Court deals blow to Helmut Oberlander, lifts stay on loss of citizenship

Helmut Oberlander has lost a key battle in his fight to stave off deportation for lying to Canadian immigration authorities about his Second World War activities with a Nazi death squad.

Oberlander's lawyers uncertain what the 97-year-old Waterloo resident will do following ruling

Helmut Oberlander has said he was forcibly conscripted by the Nazis when he was 17 years old. (CIJA)

Helmut Oberlander has lost a key battle in his fight to stave off deportation for lying to Canadian immigration authorities about his Second World War activities with a Nazi death squad.

In a ruling this week, a Federal Court judge lifted a stay on his earlier decision that the government had been reasonable in stripping citizenship from Helmut Oberlander. In addition, Judge Michael Phelan sharply limited any possibility that Oberlander, 94, could take the case to the Federal Court of Appeal.

Phelan said he was mindful his decision "determines rights of appeal."

One of Oberlander's lawyers said on Thursday that next steps were uncertain.

"We don't have instructions at the moment about what he's going to do," Barb Jackman said.


Timeline

The Ukraine-born Oberlander came to Canada in 1954 and became a citizen six years later. 

He has steadfastly maintained he was just 17 when he was forced on pain of execution to join the Nazi death squad Einsatzkommando 10a — known as Ek 10a — which was responsible for killing close to 100,000 people, mostly Jewish.

July 2016, the Supreme Court said it would not hear an appeal of a lower court's decision telling the government to reconsider its decision to revoke Oberlander's citizenship for a forth time.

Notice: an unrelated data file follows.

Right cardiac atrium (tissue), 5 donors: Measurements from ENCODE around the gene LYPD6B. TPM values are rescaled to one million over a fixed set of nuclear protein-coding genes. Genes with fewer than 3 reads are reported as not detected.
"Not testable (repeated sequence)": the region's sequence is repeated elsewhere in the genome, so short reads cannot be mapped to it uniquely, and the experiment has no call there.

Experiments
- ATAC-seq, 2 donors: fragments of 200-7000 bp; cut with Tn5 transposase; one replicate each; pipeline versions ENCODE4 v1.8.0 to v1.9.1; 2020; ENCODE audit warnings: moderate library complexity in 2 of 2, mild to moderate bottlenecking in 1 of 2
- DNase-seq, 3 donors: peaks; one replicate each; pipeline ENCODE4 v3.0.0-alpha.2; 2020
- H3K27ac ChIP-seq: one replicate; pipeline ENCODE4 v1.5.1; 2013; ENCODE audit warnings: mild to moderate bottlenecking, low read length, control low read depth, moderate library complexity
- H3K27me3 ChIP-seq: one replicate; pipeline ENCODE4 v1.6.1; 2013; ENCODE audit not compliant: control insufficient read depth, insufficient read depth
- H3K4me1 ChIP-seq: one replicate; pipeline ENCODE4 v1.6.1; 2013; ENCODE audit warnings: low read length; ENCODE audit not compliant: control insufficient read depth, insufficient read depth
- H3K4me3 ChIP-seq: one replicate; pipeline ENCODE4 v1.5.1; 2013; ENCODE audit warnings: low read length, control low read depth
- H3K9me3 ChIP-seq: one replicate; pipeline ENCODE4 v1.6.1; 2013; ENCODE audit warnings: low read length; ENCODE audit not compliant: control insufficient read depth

• That meant it was up to the federal cabinet to decide the retired Waterloo developer's fate. 

July 2017, an order-in-council was issued by the federal government to strip Oberlander of his citizenship, prompting his current effort to stave off deportation. 

  • Oberlander said he would appeal the decision as he had "numerous times in the past."

September 2018, a Federal Court judge dismissed his appeal.

  • Again, Oberlander said he would challenge the decision by seeking certification of questions by the trial decision judge. "We're working on trying to convince that judge to certify questions, which means he identifies issues that the Court of Appeal should consider and deal with," Oberlander's lawyer Ronald Poulton said in September. 

Basis of appeal

Oberlander's lawyers put forward nine questions, including one which dealt with procedural fairness and one which dealt with what members of cabinet made the decision to strip Oberlander of his citizenship. 

But Phelan rejected all Oberlander's arguments for certification, finding they did not "transcend the interests" of the immediate parties and raise issues of "broad significance or general application."

"The court cannot find a 'serious question of general importance' to be certified nor can it see how reformulation of any of the proposed questions would meet that threshold," Phelan said.

As a result, he said an earlier stay on his decision was lifted and a judicial review was dismissed. 

Should he choose to do so, Oberlander may be able to persuade the Federal Court of Appeal to hear the case on grounds outside of the Immigration Act. However, the higher court generally hears only a fraction of cases decided by Federal Court.

With files from The Canadian Press